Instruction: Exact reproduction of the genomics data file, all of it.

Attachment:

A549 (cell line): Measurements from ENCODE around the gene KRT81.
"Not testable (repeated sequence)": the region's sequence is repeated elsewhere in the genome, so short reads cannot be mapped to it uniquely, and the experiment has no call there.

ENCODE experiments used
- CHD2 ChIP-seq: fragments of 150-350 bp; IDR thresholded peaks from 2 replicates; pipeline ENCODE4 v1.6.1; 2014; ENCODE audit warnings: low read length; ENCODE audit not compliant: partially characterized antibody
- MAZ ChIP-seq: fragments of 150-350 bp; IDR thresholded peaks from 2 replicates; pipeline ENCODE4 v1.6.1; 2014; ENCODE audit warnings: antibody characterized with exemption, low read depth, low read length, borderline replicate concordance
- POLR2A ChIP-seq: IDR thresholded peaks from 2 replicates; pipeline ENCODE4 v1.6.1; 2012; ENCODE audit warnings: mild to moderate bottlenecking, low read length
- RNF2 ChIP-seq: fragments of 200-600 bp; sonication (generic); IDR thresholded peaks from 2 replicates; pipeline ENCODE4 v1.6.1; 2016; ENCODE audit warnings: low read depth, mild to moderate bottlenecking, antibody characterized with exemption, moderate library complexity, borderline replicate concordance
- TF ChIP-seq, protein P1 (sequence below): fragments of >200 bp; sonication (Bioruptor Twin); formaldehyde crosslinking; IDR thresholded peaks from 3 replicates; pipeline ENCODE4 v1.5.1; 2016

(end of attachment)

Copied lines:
A549 (cell line): Measurements from ENCODE around the gene KRT81.
"Not testable (repeated sequence)": the region's sequence is repeated elsewhere in the genome, so short reads cannot be mapped to it uniquely, and the experiment has no call there.

ENCODE experiments used
- CHD2 ChIP-seq: fragments of 150-350 bp; IDR thresholded peaks from 2 replicates; pipeline ENCODE4 v1.6.1; 2014; ENCODE audit warnings: low read length; ENCODE audit not compliant: partially characterized antibody
- MAZ ChIP-seq: fragments of 150-350 bp; IDR thresholded peaks from 2 replicates; pipeline ENCODE4 v1.6.1; 2014; ENCODE audit warnings: antibody characterized with exemption, low read depth, low read length, borderline replicate concordance
- POLR2A ChIP-seq: IDR thresholded peaks from 2 replicates; pipeline ENCODE4 v1.6.1; 2012; ENCODE audit warnings: mild to moderate bottlenecking, low read length
- RNF2 ChIP-seq: fragments of 200-600 bp; sonication (generic); IDR thresholded peaks from 2 replicates; pipeline ENCODE4 v1.6.1; 2016; ENCODE audit warnings: low read depth, mild to moderate bottlenecking, antibody characterized with exemption, moderate library complexity, borderline replicate concordance
- TF ChIP-seq, protein P1 (sequence below): fragments of >200 bp; sonication (Bioruptor Twin); formaldehyde crosslinking; IDR thresholded peaks from 3 replicates; pipeline ENCODE4 v1.5.1; 2016